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Financial Issues This forum is for discussing any of the financial issues involved in your divorce.

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Old 02-15-2007, 03:40 PM
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Question child and spousal support

My ex husband and I have shared custody (50/50), how do we calculate child and spousal support? I see the federal and provincial charts for child support and it says on the webiste that for shared custody the spousal support should be the net disposable income shared 50/50, but how do the two supports (child and spousal) work out? Are the two separate amounts? In the States, child support is paid until children leave school and spousal support is only paid for half the duration of the years of the marriage. Are the two supports worked out differently and if so how long does he have to go on paying for?

Does spousal and/or child support take into account having to pay rent? In other words, does the spouse who earns more have to provide a housing for spouse and kids (in shared custody agreement pointed out above) on top of spousal and child support he pays?
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Old 02-15-2007, 04:16 PM
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It is my understanding that if you have 50/50 shared custody there is no child support paid to the other parent.
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Old 02-15-2007, 07:05 PM
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I believe that may be incorrect, as I understand it each parent pays the other according to thier respective income. As per the tabled amount, result is higher income parent pays what I believe is refered to an offset amount. I might add that is if your are forunate, it could be full table amount in some cases, there are a variety of scenerios that could play out, but it is certainly safe to say the higher income parent pays. There is plenty of information on the forums if you want to do a search.
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Old 02-15-2007, 07:24 PM
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Catherine M,

as you mentioned,

As a starting point, Child Support for 50-50 time sharing arrangements by the following example for one child:

Parent A earns 60,000 per annum

Parent B earns 50,000 per annum.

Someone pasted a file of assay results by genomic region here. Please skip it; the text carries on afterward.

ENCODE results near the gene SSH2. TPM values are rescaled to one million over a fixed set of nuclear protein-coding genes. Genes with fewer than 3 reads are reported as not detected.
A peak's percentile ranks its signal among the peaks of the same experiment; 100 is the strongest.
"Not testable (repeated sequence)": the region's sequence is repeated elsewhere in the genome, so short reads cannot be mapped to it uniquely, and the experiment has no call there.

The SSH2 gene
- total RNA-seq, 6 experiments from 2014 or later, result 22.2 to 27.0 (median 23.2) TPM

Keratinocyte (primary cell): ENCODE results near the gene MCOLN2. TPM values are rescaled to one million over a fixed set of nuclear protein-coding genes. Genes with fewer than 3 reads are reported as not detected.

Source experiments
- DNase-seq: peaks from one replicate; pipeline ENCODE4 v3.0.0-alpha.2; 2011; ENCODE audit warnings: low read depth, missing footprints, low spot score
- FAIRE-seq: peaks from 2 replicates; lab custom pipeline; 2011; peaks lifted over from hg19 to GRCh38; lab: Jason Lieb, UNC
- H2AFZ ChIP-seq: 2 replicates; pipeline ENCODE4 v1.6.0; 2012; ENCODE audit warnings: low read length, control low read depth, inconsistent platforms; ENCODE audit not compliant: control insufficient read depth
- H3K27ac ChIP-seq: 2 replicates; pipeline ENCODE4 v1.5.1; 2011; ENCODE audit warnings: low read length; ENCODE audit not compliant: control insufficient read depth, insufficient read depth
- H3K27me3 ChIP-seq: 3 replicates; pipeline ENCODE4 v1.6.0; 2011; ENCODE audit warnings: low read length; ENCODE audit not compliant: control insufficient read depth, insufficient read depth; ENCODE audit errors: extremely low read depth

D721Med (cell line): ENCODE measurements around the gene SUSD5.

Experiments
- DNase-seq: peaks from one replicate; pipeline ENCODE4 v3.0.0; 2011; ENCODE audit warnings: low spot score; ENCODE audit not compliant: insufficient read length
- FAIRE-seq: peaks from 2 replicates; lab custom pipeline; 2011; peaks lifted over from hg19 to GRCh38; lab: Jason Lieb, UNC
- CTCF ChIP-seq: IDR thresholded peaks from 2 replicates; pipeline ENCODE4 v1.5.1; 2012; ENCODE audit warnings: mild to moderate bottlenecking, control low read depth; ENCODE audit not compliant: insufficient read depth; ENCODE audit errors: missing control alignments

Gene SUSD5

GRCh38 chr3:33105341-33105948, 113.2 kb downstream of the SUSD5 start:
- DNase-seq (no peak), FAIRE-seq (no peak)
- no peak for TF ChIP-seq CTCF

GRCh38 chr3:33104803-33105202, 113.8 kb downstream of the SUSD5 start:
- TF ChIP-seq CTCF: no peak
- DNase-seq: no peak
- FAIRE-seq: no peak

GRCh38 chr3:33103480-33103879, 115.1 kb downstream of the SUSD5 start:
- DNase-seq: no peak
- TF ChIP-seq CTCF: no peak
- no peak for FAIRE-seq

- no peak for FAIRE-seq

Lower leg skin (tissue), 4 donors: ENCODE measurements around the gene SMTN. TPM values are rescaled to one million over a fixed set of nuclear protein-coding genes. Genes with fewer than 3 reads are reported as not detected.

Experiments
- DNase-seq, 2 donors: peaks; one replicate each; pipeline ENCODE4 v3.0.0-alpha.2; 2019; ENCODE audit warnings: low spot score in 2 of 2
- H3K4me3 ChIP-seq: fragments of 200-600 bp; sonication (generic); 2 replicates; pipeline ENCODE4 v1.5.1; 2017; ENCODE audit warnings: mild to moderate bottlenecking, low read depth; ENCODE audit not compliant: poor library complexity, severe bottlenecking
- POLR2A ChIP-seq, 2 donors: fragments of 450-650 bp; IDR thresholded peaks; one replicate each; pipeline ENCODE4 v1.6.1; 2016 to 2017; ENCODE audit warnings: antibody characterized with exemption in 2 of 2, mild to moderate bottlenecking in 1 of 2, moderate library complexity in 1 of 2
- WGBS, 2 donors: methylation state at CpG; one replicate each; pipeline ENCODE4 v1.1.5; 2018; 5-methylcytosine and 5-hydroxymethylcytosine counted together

Using the Ont child support calculator downloadable at this link

http://download.jupiter.come2store.c...ator2_2007.xls

Parent A would pay $557.00 per month
Parent B would pay $462.00 per month

Now subtract the difference to calculate the offset amount of child support which is $95.00. The parent with the higher income pays the $95.00 as child support to the lower income parent.


For Spousal Support and applying the Advisory Guidelines as listed:
6.7.1 Shared custody

Where the spouses have shared custody, the starting point for the calculation of child support under s. 9(a) of the Federal Child Support Guidelines has been the straight set-off of table amounts for the number of children subject to shared custody, based upon current appeal decisions.

That amount is then adjusted, usually upwards, but occasionally downwards, based upon s. 9(b) (increased costs of shared custody) and s. 9(c) (other circumstances, including actual spending, assets and debts, etc.).

Under the basic formula, we deduct the child support paid from the payor’s income and then we deduct that child support amount paid plus a notional amount for child support from the recipient’s income, to obtain individual net disposable income.

Shared custody requires some changes to this basic formula.

Assume for the moment that the payor is paying only the straight set-off amount of child support in a shared custody case. If we were only to deduct the smaller set-off amount of child support for the payor spouse in a shared custody situation, that would misrepresent and understate the payor parent’s contribution to child support. Shared custody assumes that both parents spend directly upon the child in their shared care. We would propose that the full table amount (plus any s. 7 contributions) be deducted from the payor spouse’s net disposable income. For the recipient, we would deduct the notional table amount (plus any contribution to s. 7 expenses). This would be done in the calculation of INDI, even though the child support paid by the payor and received by the recipient would be the straight set-off amount.

To make matters more difficult, courts often increase the amount of support beyond the straight set-off amount, sometimes to reflect the increased costs of shared custody (or the respective abilities of the parents to incur those increased costs) and sometimes to adjust for the recipient parent’s larger share of actual costs. Occasionally, an amount lower than the set-off will be ordered. The determination of child support in shared custody cases remains uncertain and controversial. The Supreme Court of Canada has heard an appeal from Contino v. Leonelli-Contino and that decision may provide some greater guidance on the interpretation of s. 9.